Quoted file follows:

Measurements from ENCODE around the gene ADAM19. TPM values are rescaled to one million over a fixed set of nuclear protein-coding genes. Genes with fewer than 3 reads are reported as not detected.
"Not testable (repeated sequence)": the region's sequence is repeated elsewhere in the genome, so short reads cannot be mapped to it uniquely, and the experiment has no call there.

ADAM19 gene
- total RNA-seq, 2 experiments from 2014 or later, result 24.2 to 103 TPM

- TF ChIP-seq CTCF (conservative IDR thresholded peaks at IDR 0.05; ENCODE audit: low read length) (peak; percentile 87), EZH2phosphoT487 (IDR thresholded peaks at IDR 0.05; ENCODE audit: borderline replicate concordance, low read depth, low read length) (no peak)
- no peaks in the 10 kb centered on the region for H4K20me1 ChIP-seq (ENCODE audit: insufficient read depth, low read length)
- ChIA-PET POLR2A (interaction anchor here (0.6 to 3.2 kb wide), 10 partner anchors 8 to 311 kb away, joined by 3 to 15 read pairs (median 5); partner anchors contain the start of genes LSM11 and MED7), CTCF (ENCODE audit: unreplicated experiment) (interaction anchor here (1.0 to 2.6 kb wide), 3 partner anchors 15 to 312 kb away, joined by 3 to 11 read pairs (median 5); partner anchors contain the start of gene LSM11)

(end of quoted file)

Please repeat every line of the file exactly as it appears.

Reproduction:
Measurements from ENCODE around the gene ADAM19. TPM values are rescaled to one million over a fixed set of nuclear protein-coding genes. Genes with fewer than 3 reads are reported as not detected.
"Not testable (repeated sequence)": the region's sequence is repeated elsewhere in the genome, so short reads cannot be mapped to it uniquely, and the experiment has no call there.

ADAM19 gene
- total RNA-seq, 2 experiments from 2014 or later, result 24.2 to 103 TPM

- TF ChIP-seq CTCF (conservative IDR thresholded peaks at IDR 0.05; ENCODE audit: low read length) (peak; percentile 87), EZH2phosphoT487 (IDR thresholded peaks at IDR 0.05; ENCODE audit: borderline replicate concordance, low read depth, low read length) (no peak)
- no peaks in the 10 kb centered on the region for H4K20me1 ChIP-seq (ENCODE audit: insufficient read depth, low read length)
- ChIA-PET POLR2A (interaction anchor here (0.6 to 3.2 kb wide), 10 partner anchors 8 to 311 kb away, joined by 3 to 15 read pairs (median 5); partner anchors contain the start of genes LSM11 and MED7), CTCF (ENCODE audit: unreplicated experiment) (interaction anchor here (1.0 to 2.6 kb wide), 3 partner anchors 15 to 312 kb away, joined by 3 to 11 read pairs (median 5); partner anchors contain the start of gene LSM11)